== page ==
Over the five weeks since Oct.7, Israel has become a transformed nation. From a confident, optimistic, dynamic and expansive country, innovative in every way and convinced of the ability of the IDF to guarantee security, many now see a nation that has shrunk physically and emotionally but grown in resilience.
The unimaginable has occurred: Dozens of communities along the southern and northern borders have been emptied of their civilian residents and are populated only by the security forces doing battle with Hamas and Hezbollah.
Even the Red Sea resort city of Eilat continues to be a target for ballistic missiles lobbed over from Yemen. Tel Aviv, the former capital of carefree nightlife, culture and endless beaches, is still the target of regular missile attacks.
More and more of us are being squeezed into a smaller area and many are questioning when it will be possible to return and rebuild.
Some 200,000 Israelis have been living out of hotel rooms and in SPNI (Society for the Protection of Nature in Israel) field schools in Eilat, the Dead Sea and scattered through the central part of the country.
Their practical and emotional needs are being addressed by an army of dedicated volunteers, and over the past week, government offices have begun to address the extraordinarily complicated task of providing economic aid and compensation.
It’s not only the evacuees who need economic assistance. Anyone working in the tourism industry or related services anywhere in the country is looking for a new job.
Families from several of the southern kibbutzim hardest hit by the massacre are determined to stay together and are looking to move into temporary housing with the outdoor space they feel they need for their families to begin to heal.
Some evacuated residents of Kiryat Shmona, a city on the northern border that had experienced an economic and social turnaround in recent years, took to the airwaves this week to insist that there would be no return to their homes in the absence of a buffer zone along the border with Lebanon.
The scenic hills of the Western Galilee are filled with wineries, artisanal cheese factories and boutique hotels struggling to stay afloat as roads are closed and no one wants to stray into areas that Hezbollah has in its sights.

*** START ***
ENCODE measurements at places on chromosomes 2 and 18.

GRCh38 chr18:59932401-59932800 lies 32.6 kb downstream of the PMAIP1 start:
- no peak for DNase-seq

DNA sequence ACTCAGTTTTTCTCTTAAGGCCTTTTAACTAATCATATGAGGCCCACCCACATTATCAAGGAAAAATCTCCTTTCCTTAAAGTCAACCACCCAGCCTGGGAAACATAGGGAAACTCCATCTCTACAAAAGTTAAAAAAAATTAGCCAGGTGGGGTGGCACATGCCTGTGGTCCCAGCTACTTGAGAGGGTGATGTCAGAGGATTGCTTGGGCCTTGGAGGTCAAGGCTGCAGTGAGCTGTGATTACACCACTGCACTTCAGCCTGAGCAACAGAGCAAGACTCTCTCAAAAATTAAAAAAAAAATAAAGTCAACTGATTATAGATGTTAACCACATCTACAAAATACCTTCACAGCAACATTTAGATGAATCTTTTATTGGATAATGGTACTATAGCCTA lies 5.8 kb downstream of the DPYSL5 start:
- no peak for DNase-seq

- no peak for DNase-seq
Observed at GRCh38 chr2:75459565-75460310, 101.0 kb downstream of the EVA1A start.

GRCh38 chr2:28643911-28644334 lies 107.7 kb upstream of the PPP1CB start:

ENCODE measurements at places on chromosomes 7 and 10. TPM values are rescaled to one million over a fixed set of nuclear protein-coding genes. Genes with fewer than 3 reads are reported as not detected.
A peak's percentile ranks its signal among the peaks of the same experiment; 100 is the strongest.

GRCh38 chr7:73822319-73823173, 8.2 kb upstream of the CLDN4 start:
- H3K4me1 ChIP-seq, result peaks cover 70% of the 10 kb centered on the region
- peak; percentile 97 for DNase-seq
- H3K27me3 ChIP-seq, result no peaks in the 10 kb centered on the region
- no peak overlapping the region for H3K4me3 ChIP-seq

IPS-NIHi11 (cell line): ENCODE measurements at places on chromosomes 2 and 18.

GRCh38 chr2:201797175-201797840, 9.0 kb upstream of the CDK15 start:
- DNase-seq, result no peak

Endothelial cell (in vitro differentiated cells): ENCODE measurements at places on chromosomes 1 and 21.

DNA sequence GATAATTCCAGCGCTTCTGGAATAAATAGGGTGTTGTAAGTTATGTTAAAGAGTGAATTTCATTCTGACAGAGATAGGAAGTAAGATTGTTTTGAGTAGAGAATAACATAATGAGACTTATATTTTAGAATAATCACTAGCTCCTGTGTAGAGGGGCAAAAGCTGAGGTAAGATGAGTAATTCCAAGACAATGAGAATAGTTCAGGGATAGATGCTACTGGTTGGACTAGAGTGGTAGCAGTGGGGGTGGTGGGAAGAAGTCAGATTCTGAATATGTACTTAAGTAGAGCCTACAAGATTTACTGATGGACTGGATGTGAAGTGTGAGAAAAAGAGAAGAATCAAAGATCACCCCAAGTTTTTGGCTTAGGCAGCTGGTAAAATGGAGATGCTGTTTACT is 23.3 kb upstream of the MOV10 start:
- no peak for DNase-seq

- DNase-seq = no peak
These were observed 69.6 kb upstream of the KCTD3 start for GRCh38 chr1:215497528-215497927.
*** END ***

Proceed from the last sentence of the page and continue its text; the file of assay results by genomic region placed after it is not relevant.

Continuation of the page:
In Jerusalem, groups of boisterous teenagers, temporary residents of hotels that housed tourists until a month ago, roam the streets, exploring their new surroundings rather than being stuck in a hotel lobby.
Cultural institutions advertise free screenings, concerts and lectures for the evacuees and the seats are generally filled within a few minutes.
But everything takes place against the backdrop of a constant flow of funerals and shivah calls. As expected, the assault on the terror tunnels in Gaza is exacting a high price. Earlier this week, four reservists from an elite IDF unit were killed in one operation.
The funeral of one of them, Maj. (res.) Moshe Yedidyah Leiter, lasted for two hours of heartfelt eulogies for the American-Israeli father of six. It’s hard to describe the apprehension of every parent and relative of those serving in combat units.
Calls go out over WhatsApp groups with names like Comforting the Mourners that have hundreds of subscribers for people to attend the funerals and pay shivah calls on the bereaved families.
Like everyone else fortunate enough to be sitting out the war in their own homes, my phone is filled with messages from a dozen groups that publish daily lists of local volunteer opportunities. There are listings of farms and kibbutzim desperate for help with harvesting, packing and sowing to fill in for the foreign workers who fled the country.
A few days ago, the Ministry of Agriculture and the Population Registry announced that they had started urgent efforts to bring in hundreds of workers from Sri Lanka. Meanwhile, it’s hard to find any retired person who is not volunteering in some regular capacity.
Many are turning out for the increasingly urgent demonstrations demanding the immediate release of the hostages. This week, everyone shuddered as two women and a 12-year-old girl who were thought to be captured by Hamas were found dead. The Hostages and Missing Persons Families Forum released graphic details of the abuse of women captured by Hamas, with accusations against international women’s groups for their inaction and their silence.
The diplomatic front
On the diplomatic front, the latest Peace Index Project, conducted in late October, reports that support for negotiations with the Palestinian Authority is at an all-time low, with 66% of Jewish Israelis opposed. Only 8% believe such negotiations will lead to peace.
Sixty-two percent of Israeli Jews likewise oppose the creation of an independent Palestinian state alongside the State of Israel.
All these elements add to the stress and compound the trauma of a grieving nation that sees little hope of a change in the goals of our neighbors. A new report by UN Watch illustrates the extent to which UNRWA teachers indoctrinate kids in Gaza with hatred and glorify terror.
Public service announcements plead with the public not to overuse sleep meds as a way to deal with the situation, recommending counseling, exercise and distraction instead.
If we, the citizens, are losing sleep—and there’s no one who reports anything different—then how are our leaders who are conducting the war getting any sleep?
The citizens of Israel are resilient, but our sadness and anger are deep. We await the day when we can transform those feelings and get back to building and fulfilling our national mission.